Data privacy rights stronger after Cambridge Analytica scandal
Panelists David Carroll, associate professor of media design at Parsons School of Design, Ravi Naik, legal director of AWO and Ursula O'Kuinghttons, director of communications at the Swiss based Web3 Foundation speak with moderator Vivian Schiller, executive of the Aspen Institute at a discussion on data rights at the 2022 Trust Conference, London, 26 October 2022. Thomson Reuters Foundation/Ed Telling
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After Netflix's 'The Great Hack', public anxiety has driven new data laws, say activists David Carroll and Brittany Kaiser
LONDON - Five years after the Cambridge Analytica scandal involving Facebook, digital rights activists David Carroll and Brittany Kaiser said major steps have been taken towards consumers securing the right to own their data.
The consulting firm Cambridge Analytica illegally used private data, harvested from 87 million Facebook users, to persuade undecided U.S. voters in 2016 to back Donald Trump in the presidential election, and to sway British voters to leave the European Union.
"The Cambridge Analytica scandal created an awareness around these issues because we finally imagined a threat to elections and democracy," said Carroll, a U.S. academic, at the Thomson Reuters Foundation's annual Trust Conference on Wednesday.
This comes amid one of the latest major data privacy flashpoints, with fears that women in the United States seeking an abortion could be tracked down due to their online activity, after the Supreme Court overturned Roe v. Wade.
Carroll went to court in Britain to force Cambridge Analytica to hand over all of the personal information it held on him, in a legal battle that was documented in the 2019 Netflix film "The Great Hack".
He won his case but Cambridge Analytica had already filed for insolvency and he was unable to access all of his data.
Since the release of the documentary, consumer data protection has improved in the United States with five states enacting comprehensive privacy laws, said Carroll, an associate professor at Parsons School of Design in New York.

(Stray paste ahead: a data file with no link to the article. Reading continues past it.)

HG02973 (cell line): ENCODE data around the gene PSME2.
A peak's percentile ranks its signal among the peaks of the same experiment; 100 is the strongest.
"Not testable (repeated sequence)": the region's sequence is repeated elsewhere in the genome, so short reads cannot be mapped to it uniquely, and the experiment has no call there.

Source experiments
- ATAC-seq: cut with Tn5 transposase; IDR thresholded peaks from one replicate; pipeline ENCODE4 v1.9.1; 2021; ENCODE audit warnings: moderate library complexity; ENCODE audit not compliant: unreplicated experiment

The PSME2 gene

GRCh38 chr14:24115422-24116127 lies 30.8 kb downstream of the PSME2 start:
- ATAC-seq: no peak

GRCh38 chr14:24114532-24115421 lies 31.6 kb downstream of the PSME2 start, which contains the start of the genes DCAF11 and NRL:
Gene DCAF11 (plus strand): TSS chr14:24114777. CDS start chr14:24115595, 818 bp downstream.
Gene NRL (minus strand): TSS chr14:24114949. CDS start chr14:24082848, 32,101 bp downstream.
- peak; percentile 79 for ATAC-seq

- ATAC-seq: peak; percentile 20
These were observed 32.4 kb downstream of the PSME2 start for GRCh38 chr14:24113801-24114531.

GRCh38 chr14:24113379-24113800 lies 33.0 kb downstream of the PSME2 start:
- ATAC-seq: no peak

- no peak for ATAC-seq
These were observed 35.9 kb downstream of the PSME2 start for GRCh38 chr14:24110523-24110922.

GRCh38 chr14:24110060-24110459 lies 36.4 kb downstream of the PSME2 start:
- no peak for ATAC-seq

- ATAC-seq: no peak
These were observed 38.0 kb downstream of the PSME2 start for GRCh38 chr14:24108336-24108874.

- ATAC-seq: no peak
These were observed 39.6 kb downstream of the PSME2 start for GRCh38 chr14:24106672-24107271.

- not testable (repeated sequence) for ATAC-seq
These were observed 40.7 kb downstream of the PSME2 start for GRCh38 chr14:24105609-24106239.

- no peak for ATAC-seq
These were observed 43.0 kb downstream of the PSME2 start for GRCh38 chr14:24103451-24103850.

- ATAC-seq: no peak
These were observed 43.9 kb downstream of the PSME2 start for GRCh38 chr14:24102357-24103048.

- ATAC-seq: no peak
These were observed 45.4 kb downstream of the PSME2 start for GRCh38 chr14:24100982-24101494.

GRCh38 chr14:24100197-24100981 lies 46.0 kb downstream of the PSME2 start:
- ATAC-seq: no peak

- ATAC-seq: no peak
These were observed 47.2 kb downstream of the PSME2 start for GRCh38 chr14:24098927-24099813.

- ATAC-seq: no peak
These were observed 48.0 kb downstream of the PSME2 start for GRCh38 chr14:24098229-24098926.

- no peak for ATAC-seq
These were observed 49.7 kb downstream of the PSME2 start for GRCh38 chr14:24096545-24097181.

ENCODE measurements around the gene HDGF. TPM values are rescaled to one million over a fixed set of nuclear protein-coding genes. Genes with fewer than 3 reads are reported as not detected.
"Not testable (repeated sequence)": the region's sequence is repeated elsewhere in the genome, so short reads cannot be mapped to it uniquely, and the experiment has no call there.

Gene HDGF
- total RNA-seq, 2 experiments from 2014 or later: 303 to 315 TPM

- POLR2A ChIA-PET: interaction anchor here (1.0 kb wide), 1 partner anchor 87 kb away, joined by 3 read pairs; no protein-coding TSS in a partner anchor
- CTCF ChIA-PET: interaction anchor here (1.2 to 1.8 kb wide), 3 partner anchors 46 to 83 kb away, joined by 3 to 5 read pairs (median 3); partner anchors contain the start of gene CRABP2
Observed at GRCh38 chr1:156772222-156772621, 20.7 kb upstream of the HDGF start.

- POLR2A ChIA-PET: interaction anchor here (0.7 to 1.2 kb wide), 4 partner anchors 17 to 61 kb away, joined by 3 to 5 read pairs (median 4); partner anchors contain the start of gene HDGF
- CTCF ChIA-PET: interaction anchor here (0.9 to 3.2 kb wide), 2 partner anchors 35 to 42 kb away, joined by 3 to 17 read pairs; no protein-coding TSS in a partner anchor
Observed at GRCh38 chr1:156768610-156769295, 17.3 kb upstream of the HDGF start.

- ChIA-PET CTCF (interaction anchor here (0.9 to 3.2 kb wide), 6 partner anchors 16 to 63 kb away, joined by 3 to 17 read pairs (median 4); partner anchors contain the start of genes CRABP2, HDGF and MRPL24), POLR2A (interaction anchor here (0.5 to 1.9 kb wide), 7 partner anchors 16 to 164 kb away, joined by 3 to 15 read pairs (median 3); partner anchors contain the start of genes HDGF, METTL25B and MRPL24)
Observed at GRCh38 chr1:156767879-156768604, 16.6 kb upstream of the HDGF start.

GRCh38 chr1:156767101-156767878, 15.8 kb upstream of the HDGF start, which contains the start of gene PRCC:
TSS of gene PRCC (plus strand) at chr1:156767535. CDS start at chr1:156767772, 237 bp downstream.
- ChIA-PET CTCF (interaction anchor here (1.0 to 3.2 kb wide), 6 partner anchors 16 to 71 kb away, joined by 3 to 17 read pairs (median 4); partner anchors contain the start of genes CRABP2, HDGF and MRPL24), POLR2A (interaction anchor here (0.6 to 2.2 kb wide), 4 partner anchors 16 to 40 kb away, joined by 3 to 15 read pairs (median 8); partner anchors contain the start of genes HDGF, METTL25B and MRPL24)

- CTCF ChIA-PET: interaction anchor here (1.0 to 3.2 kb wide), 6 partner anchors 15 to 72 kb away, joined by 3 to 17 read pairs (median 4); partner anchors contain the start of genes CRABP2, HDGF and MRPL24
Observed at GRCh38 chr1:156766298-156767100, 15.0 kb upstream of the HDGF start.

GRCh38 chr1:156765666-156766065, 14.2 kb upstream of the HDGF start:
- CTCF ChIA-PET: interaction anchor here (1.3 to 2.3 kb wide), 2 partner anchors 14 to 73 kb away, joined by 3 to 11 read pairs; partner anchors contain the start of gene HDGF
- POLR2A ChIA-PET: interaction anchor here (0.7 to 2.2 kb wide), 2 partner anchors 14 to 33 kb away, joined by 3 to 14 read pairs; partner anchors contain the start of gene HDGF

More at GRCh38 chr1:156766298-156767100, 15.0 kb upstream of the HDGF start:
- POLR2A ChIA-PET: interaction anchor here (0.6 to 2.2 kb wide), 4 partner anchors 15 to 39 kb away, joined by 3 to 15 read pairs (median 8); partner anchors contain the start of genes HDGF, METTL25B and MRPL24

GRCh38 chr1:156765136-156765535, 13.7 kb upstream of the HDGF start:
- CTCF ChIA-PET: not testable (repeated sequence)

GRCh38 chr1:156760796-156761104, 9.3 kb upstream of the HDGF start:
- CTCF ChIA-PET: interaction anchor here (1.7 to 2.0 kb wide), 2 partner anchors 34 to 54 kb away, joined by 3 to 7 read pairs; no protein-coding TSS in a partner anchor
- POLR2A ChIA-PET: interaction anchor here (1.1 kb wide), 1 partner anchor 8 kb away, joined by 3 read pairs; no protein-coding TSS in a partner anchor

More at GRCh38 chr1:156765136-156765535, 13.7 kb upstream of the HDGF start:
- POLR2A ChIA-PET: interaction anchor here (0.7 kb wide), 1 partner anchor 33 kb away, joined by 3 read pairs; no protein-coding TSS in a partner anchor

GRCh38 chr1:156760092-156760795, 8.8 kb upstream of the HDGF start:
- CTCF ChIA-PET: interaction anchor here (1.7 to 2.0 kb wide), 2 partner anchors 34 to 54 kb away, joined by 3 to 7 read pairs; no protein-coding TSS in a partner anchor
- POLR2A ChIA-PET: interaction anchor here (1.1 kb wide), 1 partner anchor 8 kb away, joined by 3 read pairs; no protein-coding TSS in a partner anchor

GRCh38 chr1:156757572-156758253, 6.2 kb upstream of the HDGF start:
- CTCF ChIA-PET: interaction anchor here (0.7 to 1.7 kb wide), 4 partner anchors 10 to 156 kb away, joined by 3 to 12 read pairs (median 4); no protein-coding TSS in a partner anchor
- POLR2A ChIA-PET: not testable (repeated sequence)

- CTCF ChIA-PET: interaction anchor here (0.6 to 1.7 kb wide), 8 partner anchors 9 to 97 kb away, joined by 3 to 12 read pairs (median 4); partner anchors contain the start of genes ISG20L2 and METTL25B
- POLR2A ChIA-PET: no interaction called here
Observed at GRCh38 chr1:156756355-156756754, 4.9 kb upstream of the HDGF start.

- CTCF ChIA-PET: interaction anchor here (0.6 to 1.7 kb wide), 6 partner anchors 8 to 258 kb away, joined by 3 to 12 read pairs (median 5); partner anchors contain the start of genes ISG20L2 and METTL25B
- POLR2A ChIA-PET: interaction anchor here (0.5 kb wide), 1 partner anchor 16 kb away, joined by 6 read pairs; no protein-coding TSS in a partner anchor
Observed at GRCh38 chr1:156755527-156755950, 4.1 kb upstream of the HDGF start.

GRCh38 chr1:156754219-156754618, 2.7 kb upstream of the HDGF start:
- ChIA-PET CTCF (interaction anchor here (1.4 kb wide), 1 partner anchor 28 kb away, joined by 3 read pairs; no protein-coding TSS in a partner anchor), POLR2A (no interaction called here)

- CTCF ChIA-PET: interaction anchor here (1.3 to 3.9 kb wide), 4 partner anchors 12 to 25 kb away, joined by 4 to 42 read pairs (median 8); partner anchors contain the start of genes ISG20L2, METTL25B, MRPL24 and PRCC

California passed a law in 2018 that gives residents the right to see the specific pieces of personal data that a company has collected on them and request their data be deleted from e-commerce websites and social media.
"(The Cambridge Analytica scandal) harnessed this public anxiety and created a voter upswell that forced Sacramento to make a law that would previously be inconceivable, in its progressive way to regulate its most important, arguably, business," Carroll said.
Kaiser, a former Cambridge Analytica staffer-turned-whistleblower, who testified in a 2018 British parliamentary inquiry into fake news and misinformation, said digital literacy has improved since the scandal broke.
"I hear people say when I saw "The Great Hack", it was the first time that I thought about how my data is being used and the first time I thought I should do something to protect myself," said Kaiser, who went on to found the Own Your Data Foundation, which campaigns for increased transparency.
"I see a whole new generation of people who actually care and are thinking about the ways that they use technology. We now see schools that are implementing digital literacy education at a national level."
(Reporting by Diana Baptista; Editing by Katy Migiro)
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